Bad Blood: The Taylor Swift Ticketmaster fiasco gets political

Bad Blood: The Taylor Swift Ticketmaster fiasco gets political

Taylor Swift fans aren’t happy. And look at what Ticketmaster made them do.

It all kicked off on Tuesday 15 November, when millions crowded a presale for Swift’s long-awaited Eras Tour, resulting in crashes, prolonged waits and frantic purchases.

By Thursday17, Ticketmaster had canceled the general sale, citing insufficient remaining tickets and inciting a firestorm of outrage from fans. Swift herself said the ordeal is "excruciating for me."

Ticketmaster blamed presale problems for the pop superstar's first tour in five years on unprecedented demand and an effort to keep out bots run by ticket scalpers. They apologized but there’s still bad blood. And politicians have started acting on it.

US Rep. Alexandria Ocasio-Cortez directed Swifties to where they could make US Department of Justice complaints. Multiple state attorneys general - including in Pennsylvania and Tennessee, key states in Swift’s origin story - have announced investigations.

Now, a US Senate antitrust panel will hold a hearing on the lack of competition in the ticketing industry after the Ticketmaster fiasco, according to Senator Amy Klobuchar, chair of the panel.

Senators Klobuchar and Mike Lee, the top Republican on the committee, did not provide a date for the hearing or a list of witnesses.

"The high fees, site disruptions and cancellations that customers experienced shows how Ticketmaster’s dominant market position means the company does not face any pressure to continually innovate and improve," Klobuchar said. "We will hold a hearing on how consolidation in the live entertainment and ticketing industry harms customers and artists alike."

Ticketmaster in a statement denied any anti-competitive practices and said it remained under a consent decree with the Justice Department following a 2010 merger, adding that there was no "evidence of systemic violations of the consent decree."

"Ticketmaster has a significant share of the primary ticketing services market because of the large gap that exists between the quality of the Ticketmaster system and the next best primary ticketing system," the company said.

Twitter
The message fans got in the queue - Twitter

The power of fandoms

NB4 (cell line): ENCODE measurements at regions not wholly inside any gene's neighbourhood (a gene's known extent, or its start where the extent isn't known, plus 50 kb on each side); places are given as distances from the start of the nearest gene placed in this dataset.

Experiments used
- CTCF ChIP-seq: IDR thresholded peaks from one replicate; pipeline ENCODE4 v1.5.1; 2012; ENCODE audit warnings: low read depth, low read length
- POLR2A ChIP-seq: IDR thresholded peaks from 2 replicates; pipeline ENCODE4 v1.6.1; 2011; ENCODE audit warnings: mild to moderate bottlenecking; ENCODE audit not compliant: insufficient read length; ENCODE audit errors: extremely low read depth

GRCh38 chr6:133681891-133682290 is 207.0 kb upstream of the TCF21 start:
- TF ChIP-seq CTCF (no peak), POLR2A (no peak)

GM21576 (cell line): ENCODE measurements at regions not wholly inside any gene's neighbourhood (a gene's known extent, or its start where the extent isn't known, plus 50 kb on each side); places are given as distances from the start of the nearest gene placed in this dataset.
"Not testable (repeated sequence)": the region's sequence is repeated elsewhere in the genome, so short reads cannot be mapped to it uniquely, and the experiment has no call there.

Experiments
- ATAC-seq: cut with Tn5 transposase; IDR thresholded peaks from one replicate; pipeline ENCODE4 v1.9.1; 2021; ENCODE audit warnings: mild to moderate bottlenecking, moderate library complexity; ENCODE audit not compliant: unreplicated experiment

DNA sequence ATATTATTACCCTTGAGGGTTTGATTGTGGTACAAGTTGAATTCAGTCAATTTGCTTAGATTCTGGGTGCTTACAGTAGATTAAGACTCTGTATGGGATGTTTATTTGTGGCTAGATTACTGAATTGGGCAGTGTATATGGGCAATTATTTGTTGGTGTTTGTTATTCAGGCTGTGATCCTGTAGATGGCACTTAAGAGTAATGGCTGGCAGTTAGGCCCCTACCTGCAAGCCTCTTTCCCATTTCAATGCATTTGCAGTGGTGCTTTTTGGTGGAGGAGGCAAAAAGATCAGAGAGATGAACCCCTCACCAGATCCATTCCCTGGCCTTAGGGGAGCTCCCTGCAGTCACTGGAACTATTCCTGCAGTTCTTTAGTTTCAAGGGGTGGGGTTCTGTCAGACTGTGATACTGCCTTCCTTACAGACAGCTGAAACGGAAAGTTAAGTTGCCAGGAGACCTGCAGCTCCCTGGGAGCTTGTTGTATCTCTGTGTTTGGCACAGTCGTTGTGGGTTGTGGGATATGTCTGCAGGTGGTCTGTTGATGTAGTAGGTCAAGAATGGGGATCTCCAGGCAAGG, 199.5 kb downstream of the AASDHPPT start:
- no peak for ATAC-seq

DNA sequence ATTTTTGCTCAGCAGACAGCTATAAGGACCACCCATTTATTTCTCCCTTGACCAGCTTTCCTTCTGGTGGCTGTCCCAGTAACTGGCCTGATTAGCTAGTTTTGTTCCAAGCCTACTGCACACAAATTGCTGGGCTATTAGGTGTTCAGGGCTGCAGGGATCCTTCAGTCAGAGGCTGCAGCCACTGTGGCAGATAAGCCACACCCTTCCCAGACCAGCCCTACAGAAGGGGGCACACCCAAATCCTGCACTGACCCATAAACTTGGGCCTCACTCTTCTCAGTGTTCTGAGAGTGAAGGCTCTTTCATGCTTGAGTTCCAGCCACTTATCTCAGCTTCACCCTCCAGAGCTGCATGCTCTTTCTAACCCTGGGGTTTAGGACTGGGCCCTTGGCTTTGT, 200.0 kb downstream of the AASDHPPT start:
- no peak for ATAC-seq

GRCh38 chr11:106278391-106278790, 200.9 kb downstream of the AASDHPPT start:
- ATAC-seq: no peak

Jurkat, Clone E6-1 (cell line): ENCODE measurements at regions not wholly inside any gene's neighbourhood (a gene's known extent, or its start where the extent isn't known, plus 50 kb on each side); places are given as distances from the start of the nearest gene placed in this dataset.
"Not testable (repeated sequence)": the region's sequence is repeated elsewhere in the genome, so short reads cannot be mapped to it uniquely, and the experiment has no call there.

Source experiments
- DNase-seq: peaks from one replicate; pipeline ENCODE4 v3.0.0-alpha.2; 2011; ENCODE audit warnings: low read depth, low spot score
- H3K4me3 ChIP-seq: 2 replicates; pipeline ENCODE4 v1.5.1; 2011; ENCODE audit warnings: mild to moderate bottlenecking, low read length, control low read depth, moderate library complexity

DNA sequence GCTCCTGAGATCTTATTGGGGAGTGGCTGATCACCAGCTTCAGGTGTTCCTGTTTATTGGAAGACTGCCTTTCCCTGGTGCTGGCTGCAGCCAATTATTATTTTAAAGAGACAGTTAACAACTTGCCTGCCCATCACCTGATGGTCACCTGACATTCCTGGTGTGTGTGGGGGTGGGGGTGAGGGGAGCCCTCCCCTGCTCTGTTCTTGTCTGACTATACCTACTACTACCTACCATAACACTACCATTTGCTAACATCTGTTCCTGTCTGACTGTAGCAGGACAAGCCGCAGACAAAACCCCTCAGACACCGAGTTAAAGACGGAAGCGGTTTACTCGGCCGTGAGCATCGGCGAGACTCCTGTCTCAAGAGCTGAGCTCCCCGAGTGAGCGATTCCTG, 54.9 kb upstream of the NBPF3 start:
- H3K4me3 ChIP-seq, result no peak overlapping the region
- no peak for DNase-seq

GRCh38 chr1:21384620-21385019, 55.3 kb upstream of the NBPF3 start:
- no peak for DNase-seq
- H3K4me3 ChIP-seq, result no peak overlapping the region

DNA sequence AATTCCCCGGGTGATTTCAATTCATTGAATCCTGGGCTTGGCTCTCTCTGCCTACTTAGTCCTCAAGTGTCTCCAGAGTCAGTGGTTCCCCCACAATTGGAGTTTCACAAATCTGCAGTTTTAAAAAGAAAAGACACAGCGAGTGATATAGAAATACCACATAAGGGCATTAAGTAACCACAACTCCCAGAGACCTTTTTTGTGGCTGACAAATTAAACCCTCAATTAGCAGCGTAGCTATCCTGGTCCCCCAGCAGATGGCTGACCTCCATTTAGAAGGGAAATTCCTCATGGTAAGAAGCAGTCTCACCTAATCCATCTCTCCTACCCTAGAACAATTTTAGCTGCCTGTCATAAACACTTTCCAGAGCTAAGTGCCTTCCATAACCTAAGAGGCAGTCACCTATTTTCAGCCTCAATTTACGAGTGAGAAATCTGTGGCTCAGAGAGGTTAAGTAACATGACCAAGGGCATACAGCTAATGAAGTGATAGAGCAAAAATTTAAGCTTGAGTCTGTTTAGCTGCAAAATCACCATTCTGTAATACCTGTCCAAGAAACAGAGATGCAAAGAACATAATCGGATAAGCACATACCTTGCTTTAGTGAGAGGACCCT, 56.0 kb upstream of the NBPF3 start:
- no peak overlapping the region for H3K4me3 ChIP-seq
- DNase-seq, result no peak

Stephanie Aly, a New York-based professional who has worked on community organizing for progressive politics, for years has thought mobilizing fandoms for social progress could be beneficial.

“Fandoms are natural organizers,” said the 33-year-old Swiftie. “If you find the right issues and you activate them and engage them then you can effect real change.”

Aly and Swifties from different industries - law, public relations, cybersecurity and more - have joined forces to create Vigilante Legal, a group lobbying to create policy change around Ticketmaster and organize the Swifties, while creating email templates to petition attorneys general and providing antitrust information.

Thousands have expressed interest in helping or learning more.

“The level of anger that you’ve just seen in the country around this issue is astounding,” said Jean Sinzdak, associate director for the Center for American Women and Politics at Rutgers University.

“People are really sharing their feelings about that and building a movement about that online, which I really think is quite fascinating. It’s certainly an opportunity to engage people politically. Whether it lasts is hard to say, but it certainly feels like a real opportunity.”

Sinzdak also added that this is giving Swift’s large following of younger people a direct line to seeing how policy takes shape. It’s also targeting a demographic that is seldom courted by politicians during election season.

“Nobody goes out and thinks, ‘Let’s target young women,’” said Gwen Nisbett, a University of North Texas professor who researches the intersection of political engagement and pop culture. “Be it about abortion or student loans, that age group is super mobilized and young women are super mobilized.”

Fan culture and community has boosted that tendency toward mobilization.